The Delicate Balance Between Transparency and Confidentiality

  1. Introduction
  2. The Delicate Balance Between Grace and Accountability
  3. The Delicate Balance Between Transparency and Confidentiality
  4. The Delicate Balance Between Likeability and Friendship

As I stood in front of a roomful of my employees, all eyes and ears were alert.  The event was a planned communication about a major change going on in the company.  Everyone was restless and wondering what we all wonder in these situations:

“What will this mean for me?”

My script was carefully crafted by the communications experts.  It was meant to address all the questions of vision, costs, rationale, savings targets, but how employees would be impacted was left vague and non-specific.  At that particular point in the process, and for such a large audience, it was the right message. But when you’re standing in front of people you knowpeople who trust you for answers, whose families, fears, and vulnerabilities you know, and whose job relies on you—even a large audience can feel extremely personal. Add to that your desire to be transparent and honest, because you’ve always promised that to your employees, because that’s the reputation you’ve built, because that’s who you are.

What do you say in that moment that recognizes your values, yet maintains the company line?

I’ve had many a client say to me,

“But I have to tell them the truth!  I can’t betray my authentic self!”

While that is true, our role as leaders will put us in this situation more than once in our careers.  When the news is not good for everyone, or maybe worse, but it’s not the right time to disclose everything.  Maybe HR policies or procedures haven’t been finalized.  Maybe there are legal processes happening behind the scenes.  Maybe not all decisions are made.

One of the balances we face as leaders is whether to communicate something early or wait until all loose ends are resolved. Employees will sense something is coming.  They can read the signs which can damage morale.  But an incomplete story also leaves uncertainty and potentially creates confusion.

I’ve always felt it’s better from a leadership perspective to release a communication with a reasonable degree of substance rather than wait for rumors to spread unchecked.  Unfortunately, that leaves you to determine how to disclose details that either aren’t yet known or which aren’t approved for release. I found this most difficult when I knew there would be significant layoffs coming in a particular department, yet I couldn’t make the complete announcement.  It felt like a betrayal of my promise of transparency.

When balancing your need to be transparent with the company’s desire to keep certain information confidential, consider the following.

  • Tell employees everything you are authorized to reveal.
  1. Be supportive of the overall company strategic message, but acknowledge the uncertainty that remains.  Sometimes we just need to hear that our leaders know what we’re dealing with even if they can’t yet resolve everything.  It shows compassion, understanding and builds trust.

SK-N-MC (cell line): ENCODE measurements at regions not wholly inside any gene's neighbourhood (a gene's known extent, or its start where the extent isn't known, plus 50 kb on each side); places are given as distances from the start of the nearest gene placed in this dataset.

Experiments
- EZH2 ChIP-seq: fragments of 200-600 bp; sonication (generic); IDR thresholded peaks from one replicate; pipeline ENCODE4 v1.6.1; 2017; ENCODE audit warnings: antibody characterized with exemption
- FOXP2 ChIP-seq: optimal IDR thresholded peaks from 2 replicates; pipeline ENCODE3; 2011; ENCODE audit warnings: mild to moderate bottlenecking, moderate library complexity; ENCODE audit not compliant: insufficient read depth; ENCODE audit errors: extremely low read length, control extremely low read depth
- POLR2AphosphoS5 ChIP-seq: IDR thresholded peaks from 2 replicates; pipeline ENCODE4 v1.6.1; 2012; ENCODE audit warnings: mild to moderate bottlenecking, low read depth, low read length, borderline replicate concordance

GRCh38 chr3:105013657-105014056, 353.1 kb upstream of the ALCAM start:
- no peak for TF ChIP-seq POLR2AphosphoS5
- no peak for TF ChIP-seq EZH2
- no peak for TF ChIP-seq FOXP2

• EXAMPLE: “I can’t go through details at this time and some information is still being finalized.  I know this is causing angst and concern and my commitment to you is that I’ll let you know the details as soon as I can.”
  2. Make yourself available for questions, which may include one on one or smaller group conversations of an informal nature.  Giving people an outlet to communicate can help diffuse the tension of the unknown.
  3. Don’t lie.  If you know and you can’t tell them, just say it. Don’t say, “I don’t know” if you do.
    • EXAMPLE: “I can’t give you all the details at this time.  But as soon as I can, I will.”  
  4. Be personal.  Even if you’re provided a script, don’t just read from it.  Make this a conversation.  People don’t trust stinted press releases, but they will trust you.
  5. Coach individuals that come to you and encourage your leaders to do the same.  You can use coaching techniques to help people find their way through difficult situations.  They are whole, resourceful, creative beings and have the ability to thrive.  As their leader, it’s not your job to solve every problem for them, but it is your job to lead them through the situation.

We retain our authenticity not by telling everyone everything we know, but by being transparent about what we do know and what we can say.

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Susan Hodge

Susan Hodge

Susan Hodge created Women Leading Together in order to provide one-on-one executive coaching, seminars, workshops, and coaching circles to help career women move forward to create fulfilling professional lives. Visit our website for upcoming programs, articles, and resources to advance your career.

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